Staying On Top Of The Ears: Cookie Is Not Impressed  
Putting The Easy Back Into Walking
Cookie's Ears Are Still Not Happy 
The Threat Of The Bulge Is Always Lurking 
Today Is Cookie's Three-Months Adoptoversary  
Cookie Meets The Electric Horse Fence And Her First Chiropractic Adjustment  
Why Examine Your Dog's Vomit? 
Why Is That Leg Still Not Happy? Cookie's Leg Keeps Getting Sore 
Cookie Too Is Insured With Trupanion
Does Being Insured Mean Being Covered? Our First Claim With Trupanion
Is Cookie's Leg Finally Getting Better?
Is Cookie Going To Be Another Medical Challenge Or Are We Looking To Closely? 
The Project That Is Cookie: Pancreatitis Up Close And Personal  
Pancreatitis: Cookie’s Blood Work   
Another Belly Upset: Pancreatitis Again Or Not?  
Happy Birthday, Cookie 
Incontinence? Cookie's Mysterious Leaks 
Who's Training Whom? Stick And Treat 
Don't Just Stand There, Do Something? Cookie's Mysterious Bumps 
Cookie's Mysterious Bumps Update
One Vomit, No Vomit 
Happy One-Year Adoptoversary, Cookie!
Cookie's Leaks Are Back: Garden Variety Incontinence Or Not?
Cookie's Leaks Update 
Don't Panic, Don't Panic: Know What Your Job Is 
The Continuing Saga Of Cookie's Leeks: Trying Chiropractic Approach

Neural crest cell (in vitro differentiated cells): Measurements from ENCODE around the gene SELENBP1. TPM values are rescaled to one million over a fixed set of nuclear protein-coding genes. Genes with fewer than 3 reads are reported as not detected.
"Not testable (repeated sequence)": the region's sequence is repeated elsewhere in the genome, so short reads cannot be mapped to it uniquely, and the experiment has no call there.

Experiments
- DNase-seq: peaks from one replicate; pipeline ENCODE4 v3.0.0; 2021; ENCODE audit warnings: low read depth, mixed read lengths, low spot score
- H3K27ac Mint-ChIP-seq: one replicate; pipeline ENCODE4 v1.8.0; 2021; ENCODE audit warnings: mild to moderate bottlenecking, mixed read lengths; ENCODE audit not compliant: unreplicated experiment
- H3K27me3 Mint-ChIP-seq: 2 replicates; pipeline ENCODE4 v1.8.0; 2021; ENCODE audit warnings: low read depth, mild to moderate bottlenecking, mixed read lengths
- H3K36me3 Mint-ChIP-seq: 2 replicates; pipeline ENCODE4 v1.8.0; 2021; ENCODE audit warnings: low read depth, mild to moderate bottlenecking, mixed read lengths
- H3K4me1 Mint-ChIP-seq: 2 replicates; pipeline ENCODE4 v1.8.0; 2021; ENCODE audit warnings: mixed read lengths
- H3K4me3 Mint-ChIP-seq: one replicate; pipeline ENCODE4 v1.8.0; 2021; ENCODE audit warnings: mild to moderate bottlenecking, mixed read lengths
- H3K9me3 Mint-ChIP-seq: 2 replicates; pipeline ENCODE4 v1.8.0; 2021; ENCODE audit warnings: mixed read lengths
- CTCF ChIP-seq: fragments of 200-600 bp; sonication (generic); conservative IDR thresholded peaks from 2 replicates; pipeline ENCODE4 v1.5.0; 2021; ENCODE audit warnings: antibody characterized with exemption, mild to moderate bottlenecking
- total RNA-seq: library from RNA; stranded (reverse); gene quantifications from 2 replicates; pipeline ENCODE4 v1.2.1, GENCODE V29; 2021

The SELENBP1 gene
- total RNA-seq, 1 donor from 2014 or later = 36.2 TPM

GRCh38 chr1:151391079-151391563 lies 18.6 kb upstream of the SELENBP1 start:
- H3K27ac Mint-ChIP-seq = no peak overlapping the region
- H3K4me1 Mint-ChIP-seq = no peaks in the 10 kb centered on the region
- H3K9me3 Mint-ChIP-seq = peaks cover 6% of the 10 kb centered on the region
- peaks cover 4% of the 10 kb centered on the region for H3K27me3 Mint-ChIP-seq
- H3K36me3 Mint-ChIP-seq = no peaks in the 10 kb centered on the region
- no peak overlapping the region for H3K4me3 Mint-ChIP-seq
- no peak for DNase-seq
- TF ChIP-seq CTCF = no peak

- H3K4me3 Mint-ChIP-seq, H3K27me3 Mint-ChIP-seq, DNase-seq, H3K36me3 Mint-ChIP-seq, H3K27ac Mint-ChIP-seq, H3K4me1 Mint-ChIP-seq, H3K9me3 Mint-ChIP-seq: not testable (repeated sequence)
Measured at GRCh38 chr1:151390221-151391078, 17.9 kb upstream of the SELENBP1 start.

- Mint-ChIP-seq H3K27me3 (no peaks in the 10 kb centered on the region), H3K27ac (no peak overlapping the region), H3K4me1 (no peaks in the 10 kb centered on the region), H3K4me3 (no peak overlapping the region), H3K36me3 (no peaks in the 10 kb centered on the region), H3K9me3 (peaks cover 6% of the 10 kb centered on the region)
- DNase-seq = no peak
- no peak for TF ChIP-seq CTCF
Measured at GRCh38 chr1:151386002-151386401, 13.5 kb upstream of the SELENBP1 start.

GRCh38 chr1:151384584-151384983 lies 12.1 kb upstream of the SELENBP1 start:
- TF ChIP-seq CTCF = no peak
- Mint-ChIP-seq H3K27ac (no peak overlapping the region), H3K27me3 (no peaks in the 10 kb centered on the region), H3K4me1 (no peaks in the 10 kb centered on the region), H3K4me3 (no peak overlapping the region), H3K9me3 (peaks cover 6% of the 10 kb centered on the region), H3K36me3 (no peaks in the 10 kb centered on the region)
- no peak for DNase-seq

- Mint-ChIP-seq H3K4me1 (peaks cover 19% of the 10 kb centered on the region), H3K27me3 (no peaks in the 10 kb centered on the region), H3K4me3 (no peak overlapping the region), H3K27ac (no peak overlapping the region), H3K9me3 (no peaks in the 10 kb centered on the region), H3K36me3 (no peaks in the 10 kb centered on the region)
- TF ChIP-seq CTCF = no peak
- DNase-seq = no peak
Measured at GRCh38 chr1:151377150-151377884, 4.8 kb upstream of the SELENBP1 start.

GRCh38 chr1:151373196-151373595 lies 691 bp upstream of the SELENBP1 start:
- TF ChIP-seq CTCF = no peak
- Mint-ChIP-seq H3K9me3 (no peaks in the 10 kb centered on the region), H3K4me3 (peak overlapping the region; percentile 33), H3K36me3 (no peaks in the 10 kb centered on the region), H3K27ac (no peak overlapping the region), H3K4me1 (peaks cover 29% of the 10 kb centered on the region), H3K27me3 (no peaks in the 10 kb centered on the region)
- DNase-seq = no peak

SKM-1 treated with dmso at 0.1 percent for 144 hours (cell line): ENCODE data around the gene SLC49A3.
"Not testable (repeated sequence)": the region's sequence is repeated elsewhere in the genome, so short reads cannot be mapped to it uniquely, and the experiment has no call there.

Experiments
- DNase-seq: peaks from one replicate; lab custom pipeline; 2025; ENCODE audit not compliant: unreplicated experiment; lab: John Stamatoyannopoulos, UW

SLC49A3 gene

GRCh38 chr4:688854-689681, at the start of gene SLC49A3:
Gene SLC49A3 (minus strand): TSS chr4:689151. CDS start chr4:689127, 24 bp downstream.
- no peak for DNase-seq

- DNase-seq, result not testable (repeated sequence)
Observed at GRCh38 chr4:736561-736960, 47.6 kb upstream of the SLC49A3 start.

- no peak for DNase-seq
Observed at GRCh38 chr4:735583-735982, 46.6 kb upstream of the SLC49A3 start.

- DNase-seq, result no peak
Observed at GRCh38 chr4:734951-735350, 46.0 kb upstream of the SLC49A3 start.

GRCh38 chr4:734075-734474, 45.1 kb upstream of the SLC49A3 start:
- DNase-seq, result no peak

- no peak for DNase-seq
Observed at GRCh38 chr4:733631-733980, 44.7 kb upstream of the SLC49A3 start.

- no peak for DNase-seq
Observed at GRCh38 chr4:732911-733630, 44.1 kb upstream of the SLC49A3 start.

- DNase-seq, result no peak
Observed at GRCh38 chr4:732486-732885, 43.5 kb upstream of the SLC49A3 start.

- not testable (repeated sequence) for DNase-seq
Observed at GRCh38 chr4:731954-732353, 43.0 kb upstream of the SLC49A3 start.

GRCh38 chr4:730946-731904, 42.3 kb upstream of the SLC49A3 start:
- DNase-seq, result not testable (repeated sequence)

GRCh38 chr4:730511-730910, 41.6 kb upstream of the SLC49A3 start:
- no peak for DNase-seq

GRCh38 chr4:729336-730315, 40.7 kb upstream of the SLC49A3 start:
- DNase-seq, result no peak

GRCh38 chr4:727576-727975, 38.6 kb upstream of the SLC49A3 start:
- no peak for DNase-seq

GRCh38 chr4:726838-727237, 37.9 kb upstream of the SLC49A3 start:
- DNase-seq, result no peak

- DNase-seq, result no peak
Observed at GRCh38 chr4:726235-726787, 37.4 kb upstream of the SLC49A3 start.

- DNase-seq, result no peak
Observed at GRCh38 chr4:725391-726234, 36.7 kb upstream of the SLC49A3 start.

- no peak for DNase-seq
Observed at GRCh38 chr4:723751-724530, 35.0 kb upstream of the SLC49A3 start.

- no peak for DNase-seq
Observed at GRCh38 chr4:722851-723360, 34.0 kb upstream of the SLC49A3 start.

Cookie's Minor Eye Irritation
Regular Wellness Exam: Cookie's ALT Was Elevated 
Cookie's Plantar Paw Pad Injury 
How Far To Take It When The Dog Isn't Sick?
Cookie Has Tapeworm Infection 
Cookie's Elevated ALT: The Ultrasound and Cytology  
Cookie's ALT Update
The Importance of Observation: Cookie's Chiropractic Adjustment
Sometimes You Don't Even Know What You're Looking at: Cookie's Scary "We Have No Idea What that Was" 
Living with an Incontinent Dog 
Summer Dangers: Cookie Gets Stung by a Bald-faced Hornet 
To Breathe or Not To Breathe: Cookie's Hind Legs Transiently Fail to Work (Again)
Figuring out What Might Be Going on with Cookie's Legs: The Process 
Figuring out What Might Be Going on with Cookie's Legs: The Diagnosis 
Cookie's Iliopsoas Injury Treatment: Trazodone  
Cookie's Iliopsoas Injury Treatment: Other Medications 
Cookie's Iliopsoas Injury Treatment: Laser, Hydrotherapy and Chiropractic 
Cookie's Recovery from Iliopsoas Injury: ToeGrips 
It Never Rains ... Cookie's New Injury 
Mixed Emotions: When What You Should Do Might Not Be What You Should Do for Your Dog 
Cookie's New Injury Update

Do you have a story to share?

Your story can help others, maybe even save a life!

What were the first signs you noticed? How did you dog get diagnosed? What treatment did/didn't work for you? What was your experience with your vet(s)? How did you cope with the challenges?

Email me, I'll be happy to hear from you!


  1. Last week we were told that Sampson did a partial ACL tear in his 'good' leg. I'm not entirely convinced it's not that pesky Illiosoas. Like you I was watching him running and walking and thinking, I don't like the looks of that leg and his 'bad' leg (the one he already had ACL surgery on) turns out like you mentioned.

    I'm think a consult with an orthopedic might be in our future too. I hope Cookie is feeling better!!

    1. If they got positive or somewhat positive drawer test, they're probably right. But getting a second opinion is definitely a good plan. "Measure twice, cut once."


Post a Comment